For the last several years, and really ever since public repositories and storage were first used, API and other confidential data has been leaking. The treasure trove as the start of an attack is now becoming common place (most recently from Accenture, DXC Technology, and now the drone maker DJI). The treasure troves are either leaked credentials, intellectual property, or leaked API keys. Is such leakage a technology, people, or process problem?
We always come back to this: people, process, or technology. In this case, we will need to fix all three to solve the problem.
People: People are being forced to do things faster; they are no longer as diligent as they had time to be in the past. More importantly, many people do not know what is considered a secret or confidential information. To developers, it is either data or code: not secrets, confidential information, or even cost. It is about efficiency. Even the DevOps movement pushes people to use more APIs, to be more efficient. At the same time, there is no real push to use secrets management, which means we end up with embedded API keys, we we use S3 without protections, or we have any number of human mistakes with regard to the treatment of data. This is not just a developer issue: anyone who accesses a service, writes a macro, or just wants to make their job easier may be at risk of leaking critical data.
Process: We have done away with the organized code review, the use of internal repositories, and many of the checks and balances of the past—all in the name of efficiency and the need to get things done. These processes were there to help, not to bog things down. Unfortunately, they were often abused. Code reviews would get stuck on variable names, not the intent of the code. More and more people would get involved in creating time-saving macros and scripts. Those who were not officially developers are now managing and writing code. As we move to more “as Code” approaches (Infrastructure, Security, Testing, Network, Storage, etc.), our processes must keep up and still maintain good code hygiene.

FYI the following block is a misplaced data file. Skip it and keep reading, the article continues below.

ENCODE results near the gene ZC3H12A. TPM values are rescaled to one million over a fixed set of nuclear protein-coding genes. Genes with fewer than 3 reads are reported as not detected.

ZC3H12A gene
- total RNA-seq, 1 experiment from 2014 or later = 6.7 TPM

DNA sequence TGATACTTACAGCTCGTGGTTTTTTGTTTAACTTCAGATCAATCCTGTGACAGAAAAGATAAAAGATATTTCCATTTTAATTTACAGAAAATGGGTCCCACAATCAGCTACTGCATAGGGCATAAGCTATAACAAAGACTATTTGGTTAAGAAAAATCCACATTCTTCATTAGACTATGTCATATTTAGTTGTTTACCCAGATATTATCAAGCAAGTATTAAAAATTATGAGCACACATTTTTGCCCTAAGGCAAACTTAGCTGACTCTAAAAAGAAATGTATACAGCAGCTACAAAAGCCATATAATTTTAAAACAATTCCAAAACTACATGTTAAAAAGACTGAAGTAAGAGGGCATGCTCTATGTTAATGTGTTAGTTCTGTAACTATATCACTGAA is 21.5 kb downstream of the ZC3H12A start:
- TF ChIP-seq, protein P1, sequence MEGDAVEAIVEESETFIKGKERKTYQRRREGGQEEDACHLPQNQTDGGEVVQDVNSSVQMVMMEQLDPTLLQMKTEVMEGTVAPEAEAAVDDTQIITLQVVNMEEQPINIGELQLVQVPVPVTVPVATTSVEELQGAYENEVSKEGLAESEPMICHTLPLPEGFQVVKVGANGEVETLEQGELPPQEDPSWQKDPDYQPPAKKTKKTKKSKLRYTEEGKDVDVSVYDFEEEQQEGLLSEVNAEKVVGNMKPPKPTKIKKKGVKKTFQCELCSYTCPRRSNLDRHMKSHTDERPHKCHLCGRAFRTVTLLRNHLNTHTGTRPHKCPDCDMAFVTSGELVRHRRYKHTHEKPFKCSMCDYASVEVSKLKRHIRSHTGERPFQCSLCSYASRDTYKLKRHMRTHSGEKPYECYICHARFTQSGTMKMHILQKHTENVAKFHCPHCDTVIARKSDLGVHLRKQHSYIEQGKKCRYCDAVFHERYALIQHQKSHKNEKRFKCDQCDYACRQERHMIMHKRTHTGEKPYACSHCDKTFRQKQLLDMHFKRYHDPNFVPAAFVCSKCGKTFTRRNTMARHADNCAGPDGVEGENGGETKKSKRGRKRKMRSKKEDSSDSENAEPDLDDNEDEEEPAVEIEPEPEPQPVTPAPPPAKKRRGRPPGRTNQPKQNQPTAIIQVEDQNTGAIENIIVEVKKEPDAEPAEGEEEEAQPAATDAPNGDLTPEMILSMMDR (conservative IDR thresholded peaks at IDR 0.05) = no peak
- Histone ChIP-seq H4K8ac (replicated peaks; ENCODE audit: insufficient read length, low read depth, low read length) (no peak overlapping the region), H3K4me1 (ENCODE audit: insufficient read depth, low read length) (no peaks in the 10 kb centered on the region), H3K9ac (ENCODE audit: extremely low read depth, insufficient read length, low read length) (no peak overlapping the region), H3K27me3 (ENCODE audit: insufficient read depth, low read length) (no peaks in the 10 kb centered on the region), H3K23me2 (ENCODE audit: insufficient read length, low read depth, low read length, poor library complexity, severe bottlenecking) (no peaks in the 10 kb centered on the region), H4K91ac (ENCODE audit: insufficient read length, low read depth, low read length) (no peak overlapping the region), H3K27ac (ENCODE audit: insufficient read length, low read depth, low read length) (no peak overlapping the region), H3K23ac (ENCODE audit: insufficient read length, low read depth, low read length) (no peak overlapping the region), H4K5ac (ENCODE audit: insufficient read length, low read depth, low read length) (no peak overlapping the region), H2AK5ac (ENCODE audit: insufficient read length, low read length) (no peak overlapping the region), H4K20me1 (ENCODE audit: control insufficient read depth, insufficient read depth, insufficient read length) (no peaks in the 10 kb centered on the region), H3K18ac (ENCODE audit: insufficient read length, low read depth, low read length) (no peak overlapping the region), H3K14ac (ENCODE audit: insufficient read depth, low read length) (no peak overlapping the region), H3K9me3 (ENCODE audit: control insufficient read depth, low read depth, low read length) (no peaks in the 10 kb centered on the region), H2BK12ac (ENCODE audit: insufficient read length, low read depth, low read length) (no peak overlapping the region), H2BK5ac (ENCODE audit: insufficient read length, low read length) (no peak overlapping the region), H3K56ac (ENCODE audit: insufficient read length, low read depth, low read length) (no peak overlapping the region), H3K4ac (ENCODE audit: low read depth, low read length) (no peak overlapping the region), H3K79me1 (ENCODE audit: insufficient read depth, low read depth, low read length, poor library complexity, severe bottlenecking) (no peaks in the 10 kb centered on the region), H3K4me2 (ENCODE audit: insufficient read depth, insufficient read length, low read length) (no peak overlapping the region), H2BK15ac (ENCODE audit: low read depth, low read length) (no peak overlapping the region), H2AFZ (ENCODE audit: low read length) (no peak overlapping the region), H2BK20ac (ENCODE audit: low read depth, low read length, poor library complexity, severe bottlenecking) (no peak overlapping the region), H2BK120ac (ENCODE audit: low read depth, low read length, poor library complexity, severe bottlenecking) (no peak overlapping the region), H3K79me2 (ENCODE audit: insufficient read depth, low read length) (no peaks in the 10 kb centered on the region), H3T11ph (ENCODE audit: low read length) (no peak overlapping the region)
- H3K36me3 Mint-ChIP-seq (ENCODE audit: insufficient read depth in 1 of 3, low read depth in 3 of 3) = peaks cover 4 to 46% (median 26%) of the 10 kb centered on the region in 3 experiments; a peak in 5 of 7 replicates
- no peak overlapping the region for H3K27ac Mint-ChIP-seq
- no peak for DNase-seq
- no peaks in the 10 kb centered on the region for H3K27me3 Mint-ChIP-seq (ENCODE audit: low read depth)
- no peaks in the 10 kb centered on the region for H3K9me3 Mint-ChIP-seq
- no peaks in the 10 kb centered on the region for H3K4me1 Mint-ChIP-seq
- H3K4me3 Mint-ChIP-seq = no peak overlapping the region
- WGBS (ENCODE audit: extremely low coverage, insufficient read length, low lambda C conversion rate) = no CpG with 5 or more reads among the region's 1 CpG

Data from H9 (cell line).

Technology: The technology has not caught up. I had expected that by now, GitHub would have added filters to find secrets and either remove them or use a vault product automatically. There are several projects on GitHub that do this already. They are not 100%, but they are a start and cover many of the issues. The next questions are “How do you put such tools into play? Where do they belong? Do they belong as part of the service (GitHub, S3, etc.) or as part of the gateway to those services maintained by your organization, or do they belong on everyone’s desktop to ensure proper hygiene is maintained?”
The key here is how intrusive such tools and processes can be. If they are intrusive in any way, then you end up with the same problem we always end up with: people. People will find a way around anything they consider to be intrusive. Therefore, security should be invisible and allow for use as appropriate.
Code, data, and other artifacts dumped into GitHub, S3, Box, Dropbox, Google, and many other services are important to understand—perhaps not to stop, but to understand, classify, and apply the proper policy. Is this a data loss prevention (DLP) issue? Maybe not. DLP-style tools can help here, but the reality is that this is a data classification issue, with data transformation as a form of remediation. The process should not interfere with the people, but should impose the appropriate process and technology upon the artifacts.
Some of the transformations that could happen are automated encryption, exchange of secrets for proper Vault code, or even tokenization. The goal should be to protect the data, not to punish those who do not know better. The other problem is finding an existing treasure trove of data. How do we manage to do solve that problem?
How does your company protect its data? Is it draconian? Is it invisible? Do you trust the measures? Or do you believe there is a treasure trove of data available for your company?